When the Texas Senate approved its version of the budget last month, lawmakers applauded one another for passing a bill that helped undo the $5.4 billion in school funding cuts passed two years ago.
First-time Senate Finance chair Tommy Williams (R-The Woodlands) said the budget represented “significant progress within the spending limit,” leaving 400 school districts with more money than they get today. “We have completely funded enrollment growth in public education,” he said, with $1.5 billion more going to schools from general revenue.
But there’s a dirty little secret hidden in the Senate’s budget celebration: when you account for inflation and Texas’ growing enrollment, the Senate’s budget would actually leave schools with less money per student than they get today.
The Center for Public Policy Priorities pointed that out before the budget debate two weeks ago. The state’s per-student funding will increase, they noted, but locally raised funding will drop. The overall impact is that each Texas student will get $86.50 less in 2014-15 than they did from 2012-13 (taking the average across each biennium).
Democrats Wendy Davis and Rodney Ellis challenged Williams on those points during the floor debate, but the finance chairman didn’t sound interested in an economics debate.
“I’d be glad to sit down with you and show you why your numbers are wrong,” he told Davis.
One reason lawmakers can still disagree so much is that the state doesn’t account for inflation. Texas Education Agency spokesperson Debbie Ratcliffe said agencies and the Legislative Budget Board base their estimates on funding formulas, and those don’t factor inflation. “They just don’t really look at it that way,” Ratcliffe said. “They look at if they’re fully funding the formulas.”
Since school funding levels depend on so many factors, CPPP policy analyst Chandra Villanueva said it’s best to back up and consider long-term trends.
Under this session’s SB 1, she said, the state’s contribution doesn’t match its pre-recession funding level in 2008. The state spent $4,577 per student in 2008, she said, and would spend $3,951 per student under SB 1. When you add in local and federal money, each Texas student got $10,196 in 2008, but would get $9,332 under SB 1.
When the House takes up its version of the budget, it will start with $1 billion more for schools than the Senate wants to spend. There, too, lawmakers have very different ideas about how school spending ought to be measured.
Freshman Rep. Gene Wu (D-Houston) circulated a chart showing per-student funding year-by-year, based on numbers from the Legislative Budget Board but also accounting for inflation. (CPPP, in turn, adapted Wu’s chart to include the Senate budget.)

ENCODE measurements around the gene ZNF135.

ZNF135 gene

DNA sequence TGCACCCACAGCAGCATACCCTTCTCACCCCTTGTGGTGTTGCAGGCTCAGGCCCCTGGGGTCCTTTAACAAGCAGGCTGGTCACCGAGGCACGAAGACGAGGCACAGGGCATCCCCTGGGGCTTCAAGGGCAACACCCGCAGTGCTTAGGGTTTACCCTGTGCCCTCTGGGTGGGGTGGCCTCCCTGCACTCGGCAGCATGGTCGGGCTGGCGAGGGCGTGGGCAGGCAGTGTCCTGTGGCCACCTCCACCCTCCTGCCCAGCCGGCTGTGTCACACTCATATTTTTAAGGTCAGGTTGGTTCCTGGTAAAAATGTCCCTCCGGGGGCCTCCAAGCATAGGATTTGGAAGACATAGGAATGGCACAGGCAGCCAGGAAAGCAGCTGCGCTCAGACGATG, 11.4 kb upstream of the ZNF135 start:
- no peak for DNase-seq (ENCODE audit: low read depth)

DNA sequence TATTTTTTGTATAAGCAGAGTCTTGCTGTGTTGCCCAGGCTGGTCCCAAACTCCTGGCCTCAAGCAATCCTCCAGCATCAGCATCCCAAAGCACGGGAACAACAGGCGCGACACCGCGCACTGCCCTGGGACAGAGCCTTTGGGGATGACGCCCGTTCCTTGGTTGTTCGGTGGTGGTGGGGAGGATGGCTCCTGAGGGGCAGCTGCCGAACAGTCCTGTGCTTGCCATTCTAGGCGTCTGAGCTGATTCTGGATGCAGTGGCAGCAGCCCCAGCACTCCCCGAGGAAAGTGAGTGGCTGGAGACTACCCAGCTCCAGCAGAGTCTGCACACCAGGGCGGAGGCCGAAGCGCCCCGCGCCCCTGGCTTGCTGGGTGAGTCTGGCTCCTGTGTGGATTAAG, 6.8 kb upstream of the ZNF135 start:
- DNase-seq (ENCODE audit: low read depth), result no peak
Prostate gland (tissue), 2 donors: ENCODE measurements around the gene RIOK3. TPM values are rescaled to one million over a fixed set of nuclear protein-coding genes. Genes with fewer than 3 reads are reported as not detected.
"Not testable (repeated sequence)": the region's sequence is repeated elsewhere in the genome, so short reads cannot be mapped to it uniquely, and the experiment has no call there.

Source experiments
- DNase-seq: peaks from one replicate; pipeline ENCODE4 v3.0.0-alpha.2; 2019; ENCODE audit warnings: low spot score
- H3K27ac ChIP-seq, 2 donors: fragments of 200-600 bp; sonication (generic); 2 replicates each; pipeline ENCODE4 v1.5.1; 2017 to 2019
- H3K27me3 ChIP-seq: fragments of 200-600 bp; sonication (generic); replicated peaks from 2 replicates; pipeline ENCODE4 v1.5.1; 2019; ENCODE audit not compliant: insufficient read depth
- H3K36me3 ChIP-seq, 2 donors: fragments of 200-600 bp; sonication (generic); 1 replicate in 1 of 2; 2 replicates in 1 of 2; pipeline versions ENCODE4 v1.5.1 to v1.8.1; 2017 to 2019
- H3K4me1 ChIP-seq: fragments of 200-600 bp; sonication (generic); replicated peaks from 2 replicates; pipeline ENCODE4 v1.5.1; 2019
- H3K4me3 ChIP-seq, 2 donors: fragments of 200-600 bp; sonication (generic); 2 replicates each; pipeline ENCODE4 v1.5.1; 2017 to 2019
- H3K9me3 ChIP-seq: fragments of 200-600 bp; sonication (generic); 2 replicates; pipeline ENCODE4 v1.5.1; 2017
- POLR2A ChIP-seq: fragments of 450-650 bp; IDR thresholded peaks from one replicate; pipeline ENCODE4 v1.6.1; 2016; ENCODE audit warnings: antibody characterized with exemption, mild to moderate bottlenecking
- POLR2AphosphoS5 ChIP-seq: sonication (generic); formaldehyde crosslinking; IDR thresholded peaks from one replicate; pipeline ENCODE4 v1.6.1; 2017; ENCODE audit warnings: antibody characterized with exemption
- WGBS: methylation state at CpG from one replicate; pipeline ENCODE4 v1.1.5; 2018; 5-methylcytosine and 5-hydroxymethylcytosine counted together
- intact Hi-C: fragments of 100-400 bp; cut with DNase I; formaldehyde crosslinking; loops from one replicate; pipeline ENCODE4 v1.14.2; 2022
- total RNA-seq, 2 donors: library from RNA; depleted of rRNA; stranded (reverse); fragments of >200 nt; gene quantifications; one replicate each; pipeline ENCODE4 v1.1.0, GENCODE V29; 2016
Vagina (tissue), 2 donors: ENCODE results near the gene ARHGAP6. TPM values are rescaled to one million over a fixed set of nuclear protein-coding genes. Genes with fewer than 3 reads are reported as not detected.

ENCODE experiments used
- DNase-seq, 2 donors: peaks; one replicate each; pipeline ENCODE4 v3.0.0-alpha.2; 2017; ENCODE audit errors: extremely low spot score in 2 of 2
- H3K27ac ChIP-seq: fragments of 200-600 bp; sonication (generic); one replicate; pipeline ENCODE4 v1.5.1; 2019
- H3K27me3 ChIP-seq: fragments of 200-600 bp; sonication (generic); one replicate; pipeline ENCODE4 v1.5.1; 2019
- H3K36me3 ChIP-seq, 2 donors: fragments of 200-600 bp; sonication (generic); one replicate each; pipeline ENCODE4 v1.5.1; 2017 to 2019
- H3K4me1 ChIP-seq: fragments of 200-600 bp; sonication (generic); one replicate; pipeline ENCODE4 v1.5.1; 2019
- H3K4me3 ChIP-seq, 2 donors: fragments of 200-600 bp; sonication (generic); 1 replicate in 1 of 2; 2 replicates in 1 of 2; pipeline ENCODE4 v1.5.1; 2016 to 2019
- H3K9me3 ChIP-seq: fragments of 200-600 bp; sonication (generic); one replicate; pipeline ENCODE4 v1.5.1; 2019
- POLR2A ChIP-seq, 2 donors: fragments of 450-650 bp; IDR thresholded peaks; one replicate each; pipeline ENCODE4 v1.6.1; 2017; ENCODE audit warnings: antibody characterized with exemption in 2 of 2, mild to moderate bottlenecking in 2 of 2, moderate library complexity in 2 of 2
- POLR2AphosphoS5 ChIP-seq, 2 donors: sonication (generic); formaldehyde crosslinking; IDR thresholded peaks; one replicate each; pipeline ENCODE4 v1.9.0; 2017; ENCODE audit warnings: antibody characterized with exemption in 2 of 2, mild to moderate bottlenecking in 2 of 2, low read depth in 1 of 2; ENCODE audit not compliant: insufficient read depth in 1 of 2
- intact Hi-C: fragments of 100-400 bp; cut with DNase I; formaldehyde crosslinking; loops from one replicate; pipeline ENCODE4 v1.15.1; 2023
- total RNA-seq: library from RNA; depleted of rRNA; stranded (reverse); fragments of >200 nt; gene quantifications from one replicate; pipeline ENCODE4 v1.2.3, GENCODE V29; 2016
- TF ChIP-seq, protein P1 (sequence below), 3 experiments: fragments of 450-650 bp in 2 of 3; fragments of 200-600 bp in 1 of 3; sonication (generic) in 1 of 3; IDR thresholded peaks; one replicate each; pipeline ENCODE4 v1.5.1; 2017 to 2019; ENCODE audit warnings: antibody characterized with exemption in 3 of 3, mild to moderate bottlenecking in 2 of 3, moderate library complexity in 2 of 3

Wu said he and his staffers made the chart themselves after they couldn’t find accurate numbers elsewhere. Their analysis countered Gov. Rick Perry’s claim that the state increased education spending by 70 percent from 2002 to 2012.
“Anyone who’s in the know immediately does a face-palm and goes, ‘What are you talking about? What planet are you on?’” Wu said. “Another representative handed out another flyer trying to counter what I had put out, and it was verbatim. It was actually literally just copied from the comptroller’s website.”
Comptroller Susan Combs’ office includes a school funding analysis in its annual Financial Allocation Study for Texas, but Wu called the numbers “extremely misleading. Some of them we think are just flat-out wrong.” One chart from last year showed school spending far outpacing inflation from 1998 to 2009—but only accounting for the state’s contribution, not local or federal funding.
Frisco Republican Rep. Pat Fallon, another freshman, is the one who shared the comptroller’s chart with other House members.
Fallon told the Observer he’d rather get information from the comptroller than a partisan group. He said former Rep. Rob Eissler (R-The Woodlands) helped convince him that more money doesn’t mean better schools, and the comptroller’s numbers reflect that.
“Why would the comptroller have a dog in the hunt, other than the truth?” Fallon asked. He said he hoped the comptroller’s estimates had better paint an accurate picture of the spending. “If they don’t, we’re going to have to get a new office.”